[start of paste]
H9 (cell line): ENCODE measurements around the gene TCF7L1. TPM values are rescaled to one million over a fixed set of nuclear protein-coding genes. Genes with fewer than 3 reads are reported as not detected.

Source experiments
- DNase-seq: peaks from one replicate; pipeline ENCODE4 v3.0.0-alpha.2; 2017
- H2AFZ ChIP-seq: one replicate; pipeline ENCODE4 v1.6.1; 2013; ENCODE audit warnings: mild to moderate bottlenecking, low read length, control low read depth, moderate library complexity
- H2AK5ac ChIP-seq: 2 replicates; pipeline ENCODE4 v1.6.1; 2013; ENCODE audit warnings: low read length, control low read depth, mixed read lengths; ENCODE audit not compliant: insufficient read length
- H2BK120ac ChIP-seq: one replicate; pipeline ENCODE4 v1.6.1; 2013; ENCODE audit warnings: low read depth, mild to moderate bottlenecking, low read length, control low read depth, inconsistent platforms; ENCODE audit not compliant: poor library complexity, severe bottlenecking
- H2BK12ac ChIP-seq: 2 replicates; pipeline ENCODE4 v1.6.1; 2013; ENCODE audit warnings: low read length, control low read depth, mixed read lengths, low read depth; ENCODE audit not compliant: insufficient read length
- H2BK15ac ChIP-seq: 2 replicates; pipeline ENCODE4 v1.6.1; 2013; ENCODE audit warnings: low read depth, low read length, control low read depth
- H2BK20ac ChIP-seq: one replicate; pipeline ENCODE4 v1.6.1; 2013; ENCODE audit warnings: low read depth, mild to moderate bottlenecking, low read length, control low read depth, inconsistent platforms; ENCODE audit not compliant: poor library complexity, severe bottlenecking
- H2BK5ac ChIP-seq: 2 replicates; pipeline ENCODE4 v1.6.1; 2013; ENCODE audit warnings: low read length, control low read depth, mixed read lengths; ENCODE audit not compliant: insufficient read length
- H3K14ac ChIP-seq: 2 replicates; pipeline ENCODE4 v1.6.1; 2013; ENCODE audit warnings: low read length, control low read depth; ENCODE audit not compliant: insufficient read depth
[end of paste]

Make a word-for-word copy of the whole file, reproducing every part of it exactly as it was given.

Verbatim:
H9 (cell line): ENCODE measurements around the gene TCF7L1. TPM values are rescaled to one million over a fixed set of nuclear protein-coding genes. Genes with fewer than 3 reads are reported as not detected.

Source experiments
- DNase-seq: peaks from one replicate; pipeline ENCODE4 v3.0.0-alpha.2; 2017
- H2AFZ ChIP-seq: one replicate; pipeline ENCODE4 v1.6.1; 2013; ENCODE audit warnings: mild to moderate bottlenecking, low read length, control low read depth, moderate library complexity
- H2AK5ac ChIP-seq: 2 replicates; pipeline ENCODE4 v1.6.1; 2013; ENCODE audit warnings: low read length, control low read depth, mixed read lengths; ENCODE audit not compliant: insufficient read length
- H2BK120ac ChIP-seq: one replicate; pipeline ENCODE4 v1.6.1; 2013; ENCODE audit warnings: low read depth, mild to moderate bottlenecking, low read length, control low read depth, inconsistent platforms; ENCODE audit not compliant: poor library complexity, severe bottlenecking
- H2BK12ac ChIP-seq: 2 replicates; pipeline ENCODE4 v1.6.1; 2013; ENCODE audit warnings: low read length, control low read depth, mixed read lengths, low read depth; ENCODE audit not compliant: insufficient read length
- H2BK15ac ChIP-seq: 2 replicates; pipeline ENCODE4 v1.6.1; 2013; ENCODE audit warnings: low read depth, low read length, control low read depth
- H2BK20ac ChIP-seq: one replicate; pipeline ENCODE4 v1.6.1; 2013; ENCODE audit warnings: low read depth, mild to moderate bottlenecking, low read length, control low read depth, inconsistent platforms; ENCODE audit not compliant: poor library complexity, severe bottlenecking
- H2BK5ac ChIP-seq: 2 replicates; pipeline ENCODE4 v1.6.1; 2013; ENCODE audit warnings: low read length, control low read depth, mixed read lengths; ENCODE audit not compliant: insufficient read length
- H3K14ac ChIP-seq: 2 replicates; pipeline ENCODE4 v1.6.1; 2013; ENCODE audit warnings: low read length, control low read depth; ENCODE audit not compliant: insufficient read depth